Cancer is a serious health issue for Aboriginal people - it is the second leading cause of death among Aboriginal Australians1 and they are 1.4 times as likely to die from cancer than non-Aboriginal Australians.2
These is an urgent need to address the cultural barriers that impede access to cancer education, including prevention and early detection as well as providing supportive care for Aboriginal people undergoing treatment.
We recently partnered with Western Australia Country Health Service (WACHS) and the Aboriginal Health Council of WA (AHCWA) to deliver the Cancer Education Course for Aboriginal Health Professionals in Broome, which ran from 14-18 June. The aim of this course was to provide education around all aspects of cancer control in a culturally inclusive manner.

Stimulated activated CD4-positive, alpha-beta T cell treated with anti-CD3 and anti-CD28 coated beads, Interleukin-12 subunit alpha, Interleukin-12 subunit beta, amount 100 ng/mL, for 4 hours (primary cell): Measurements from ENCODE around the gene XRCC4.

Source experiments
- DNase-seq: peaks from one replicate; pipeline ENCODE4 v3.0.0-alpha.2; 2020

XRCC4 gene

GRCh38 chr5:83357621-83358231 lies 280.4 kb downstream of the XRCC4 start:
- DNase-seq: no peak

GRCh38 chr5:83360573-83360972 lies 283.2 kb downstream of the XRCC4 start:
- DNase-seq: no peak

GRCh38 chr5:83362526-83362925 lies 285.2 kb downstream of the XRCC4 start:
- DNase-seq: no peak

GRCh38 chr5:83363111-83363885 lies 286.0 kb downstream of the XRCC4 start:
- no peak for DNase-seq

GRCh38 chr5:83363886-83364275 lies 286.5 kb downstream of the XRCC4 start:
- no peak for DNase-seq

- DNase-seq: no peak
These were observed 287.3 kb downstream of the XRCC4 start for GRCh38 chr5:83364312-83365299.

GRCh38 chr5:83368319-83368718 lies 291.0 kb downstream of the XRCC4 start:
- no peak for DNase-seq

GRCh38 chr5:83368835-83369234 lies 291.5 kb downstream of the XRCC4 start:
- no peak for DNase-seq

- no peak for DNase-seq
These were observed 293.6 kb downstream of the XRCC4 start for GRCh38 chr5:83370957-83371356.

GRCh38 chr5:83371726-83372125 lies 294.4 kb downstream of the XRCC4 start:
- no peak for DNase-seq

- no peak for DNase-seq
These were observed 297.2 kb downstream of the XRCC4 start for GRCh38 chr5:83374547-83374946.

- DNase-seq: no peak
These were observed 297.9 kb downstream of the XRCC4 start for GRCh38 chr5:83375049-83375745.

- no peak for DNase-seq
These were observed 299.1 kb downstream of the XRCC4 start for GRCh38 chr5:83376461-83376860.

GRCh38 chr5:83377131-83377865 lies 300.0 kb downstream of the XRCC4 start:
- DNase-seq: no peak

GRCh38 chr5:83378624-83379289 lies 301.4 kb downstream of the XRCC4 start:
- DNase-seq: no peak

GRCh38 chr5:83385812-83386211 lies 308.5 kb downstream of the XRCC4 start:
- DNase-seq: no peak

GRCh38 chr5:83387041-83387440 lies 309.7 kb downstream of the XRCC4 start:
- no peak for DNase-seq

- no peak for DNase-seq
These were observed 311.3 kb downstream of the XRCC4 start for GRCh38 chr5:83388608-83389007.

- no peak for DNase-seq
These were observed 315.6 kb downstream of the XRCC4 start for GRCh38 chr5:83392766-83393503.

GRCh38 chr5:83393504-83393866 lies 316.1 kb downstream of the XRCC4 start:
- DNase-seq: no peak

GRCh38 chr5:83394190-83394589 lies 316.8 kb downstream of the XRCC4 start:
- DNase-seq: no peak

Our course participants networked with local organisations as they presented on many topics. A huge thank you goes out to the following agencies:
- WA Country Health Service
- WA Cervical Cancer Prevention Program
- WA Department of Health Bowel Cancer Screening Program
- BreastScreen WA
- WA Cancer and Palliative Care Network
- Tackling Indigenous HealthInfoNet
- Broome Hospital
- Program of Experience in the Palliative Approach (PEPA)
The course participants visited the Tele-chemotherapy Unit at Broome Hospital, BreastScreen WA mobile unit, Broome Aboriginal Short Stay Accomodation (BASSA), Kimberly Palliative Care and the Kimberly Cancer Strategy teams at 'Blue House'.
Overall, the course was a big success! Our attendees thoroughly enjoyed the relevant and engaging topics and will be able to add so much knowledge and value to their home communities.